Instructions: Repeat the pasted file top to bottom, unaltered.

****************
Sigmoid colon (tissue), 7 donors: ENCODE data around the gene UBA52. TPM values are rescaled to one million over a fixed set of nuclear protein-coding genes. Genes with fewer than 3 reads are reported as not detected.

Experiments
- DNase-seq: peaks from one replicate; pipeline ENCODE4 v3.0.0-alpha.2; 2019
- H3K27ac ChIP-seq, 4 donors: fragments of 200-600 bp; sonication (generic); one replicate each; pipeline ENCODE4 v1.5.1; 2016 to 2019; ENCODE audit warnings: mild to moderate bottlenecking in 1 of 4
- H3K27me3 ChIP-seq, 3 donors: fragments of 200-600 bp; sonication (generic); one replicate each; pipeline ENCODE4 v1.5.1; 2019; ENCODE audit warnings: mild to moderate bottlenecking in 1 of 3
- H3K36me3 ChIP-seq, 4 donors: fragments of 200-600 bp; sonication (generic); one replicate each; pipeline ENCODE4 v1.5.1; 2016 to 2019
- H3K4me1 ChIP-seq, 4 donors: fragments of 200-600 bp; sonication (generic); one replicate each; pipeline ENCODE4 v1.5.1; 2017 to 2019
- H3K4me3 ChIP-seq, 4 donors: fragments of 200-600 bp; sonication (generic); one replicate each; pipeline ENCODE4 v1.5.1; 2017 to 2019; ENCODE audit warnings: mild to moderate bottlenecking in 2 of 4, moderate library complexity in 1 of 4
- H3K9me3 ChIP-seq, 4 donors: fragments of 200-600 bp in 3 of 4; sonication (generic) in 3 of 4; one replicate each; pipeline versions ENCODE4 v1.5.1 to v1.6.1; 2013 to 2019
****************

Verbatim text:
Sigmoid colon (tissue), 7 donors: ENCODE data around the gene UBA52. TPM values are rescaled to one million over a fixed set of nuclear protein-coding genes. Genes with fewer than 3 reads are reported as not detected.

Experiments
- DNase-seq: peaks from one replicate; pipeline ENCODE4 v3.0.0-alpha.2; 2019
- H3K27ac ChIP-seq, 4 donors: fragments of 200-600 bp; sonication (generic); one replicate each; pipeline ENCODE4 v1.5.1; 2016 to 2019; ENCODE audit warnings: mild to moderate bottlenecking in 1 of 4
- H3K27me3 ChIP-seq, 3 donors: fragments of 200-600 bp; sonication (generic); one replicate each; pipeline ENCODE4 v1.5.1; 2019; ENCODE audit warnings: mild to moderate bottlenecking in 1 of 3
- H3K36me3 ChIP-seq, 4 donors: fragments of 200-600 bp; sonication (generic); one replicate each; pipeline ENCODE4 v1.5.1; 2016 to 2019
- H3K4me1 ChIP-seq, 4 donors: fragments of 200-600 bp; sonication (generic); one replicate each; pipeline ENCODE4 v1.5.1; 2017 to 2019
- H3K4me3 ChIP-seq, 4 donors: fragments of 200-600 bp; sonication (generic); one replicate each; pipeline ENCODE4 v1.5.1; 2017 to 2019; ENCODE audit warnings: mild to moderate bottlenecking in 2 of 4, moderate library complexity in 1 of 4
- H3K9me3 ChIP-seq, 4 donors: fragments of 200-600 bp in 3 of 4; sonication (generic) in 3 of 4; one replicate each; pipeline versions ENCODE4 v1.5.1 to v1.6.1; 2013 to 2019